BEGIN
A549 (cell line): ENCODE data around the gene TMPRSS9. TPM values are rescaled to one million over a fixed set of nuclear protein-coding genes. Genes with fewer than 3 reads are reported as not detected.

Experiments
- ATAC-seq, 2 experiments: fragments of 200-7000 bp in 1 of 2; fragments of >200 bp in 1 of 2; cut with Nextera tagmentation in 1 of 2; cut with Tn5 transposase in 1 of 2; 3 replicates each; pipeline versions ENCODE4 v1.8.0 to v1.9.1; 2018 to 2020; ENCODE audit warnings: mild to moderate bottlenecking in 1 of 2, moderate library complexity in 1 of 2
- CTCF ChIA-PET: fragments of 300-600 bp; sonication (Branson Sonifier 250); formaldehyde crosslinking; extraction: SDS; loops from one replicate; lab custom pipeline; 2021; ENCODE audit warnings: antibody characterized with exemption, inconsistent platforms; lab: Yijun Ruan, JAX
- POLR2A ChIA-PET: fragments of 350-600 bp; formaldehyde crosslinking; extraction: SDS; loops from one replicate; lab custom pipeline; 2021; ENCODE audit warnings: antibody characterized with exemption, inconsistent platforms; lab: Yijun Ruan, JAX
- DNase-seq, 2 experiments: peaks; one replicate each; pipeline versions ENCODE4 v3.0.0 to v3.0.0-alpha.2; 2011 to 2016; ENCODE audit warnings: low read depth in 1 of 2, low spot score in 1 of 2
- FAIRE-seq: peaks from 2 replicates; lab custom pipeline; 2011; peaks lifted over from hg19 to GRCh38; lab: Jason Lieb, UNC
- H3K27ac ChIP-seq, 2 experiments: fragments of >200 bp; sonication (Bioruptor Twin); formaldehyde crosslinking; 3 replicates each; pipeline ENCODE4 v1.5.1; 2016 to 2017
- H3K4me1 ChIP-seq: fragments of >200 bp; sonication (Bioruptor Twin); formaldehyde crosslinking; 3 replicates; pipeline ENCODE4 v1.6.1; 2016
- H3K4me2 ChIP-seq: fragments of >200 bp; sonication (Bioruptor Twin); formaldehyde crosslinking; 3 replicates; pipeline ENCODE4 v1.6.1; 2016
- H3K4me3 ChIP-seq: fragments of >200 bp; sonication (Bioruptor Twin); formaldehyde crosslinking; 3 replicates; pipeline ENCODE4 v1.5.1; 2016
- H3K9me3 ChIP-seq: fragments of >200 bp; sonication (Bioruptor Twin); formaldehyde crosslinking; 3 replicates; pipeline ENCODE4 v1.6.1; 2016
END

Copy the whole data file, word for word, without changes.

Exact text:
A549 (cell line): ENCODE data around the gene TMPRSS9. TPM values are rescaled to one million over a fixed set of nuclear protein-coding genes. Genes with fewer than 3 reads are reported as not detected.

Experiments
- ATAC-seq, 2 experiments: fragments of 200-7000 bp in 1 of 2; fragments of >200 bp in 1 of 2; cut with Nextera tagmentation in 1 of 2; cut with Tn5 transposase in 1 of 2; 3 replicates each; pipeline versions ENCODE4 v1.8.0 to v1.9.1; 2018 to 2020; ENCODE audit warnings: mild to moderate bottlenecking in 1 of 2, moderate library complexity in 1 of 2
- CTCF ChIA-PET: fragments of 300-600 bp; sonication (Branson Sonifier 250); formaldehyde crosslinking; extraction: SDS; loops from one replicate; lab custom pipeline; 2021; ENCODE audit warnings: antibody characterized with exemption, inconsistent platforms; lab: Yijun Ruan, JAX
- POLR2A ChIA-PET: fragments of 350-600 bp; formaldehyde crosslinking; extraction: SDS; loops from one replicate; lab custom pipeline; 2021; ENCODE audit warnings: antibody characterized with exemption, inconsistent platforms; lab: Yijun Ruan, JAX
- DNase-seq, 2 experiments: peaks; one replicate each; pipeline versions ENCODE4 v3.0.0 to v3.0.0-alpha.2; 2011 to 2016; ENCODE audit warnings: low read depth in 1 of 2, low spot score in 1 of 2
- FAIRE-seq: peaks from 2 replicates; lab custom pipeline; 2011; peaks lifted over from hg19 to GRCh38; lab: Jason Lieb, UNC
- H3K27ac ChIP-seq, 2 experiments: fragments of >200 bp; sonication (Bioruptor Twin); formaldehyde crosslinking; 3 replicates each; pipeline ENCODE4 v1.5.1; 2016 to 2017
- H3K4me1 ChIP-seq: fragments of >200 bp; sonication (Bioruptor Twin); formaldehyde crosslinking; 3 replicates; pipeline ENCODE4 v1.6.1; 2016
- H3K4me2 ChIP-seq: fragments of >200 bp; sonication (Bioruptor Twin); formaldehyde crosslinking; 3 replicates; pipeline ENCODE4 v1.6.1; 2016
- H3K4me3 ChIP-seq: fragments of >200 bp; sonication (Bioruptor Twin); formaldehyde crosslinking; 3 replicates; pipeline ENCODE4 v1.5.1; 2016
- H3K9me3 ChIP-seq: fragments of >200 bp; sonication (Bioruptor Twin); formaldehyde crosslinking; 3 replicates; pipeline ENCODE4 v1.6.1; 2016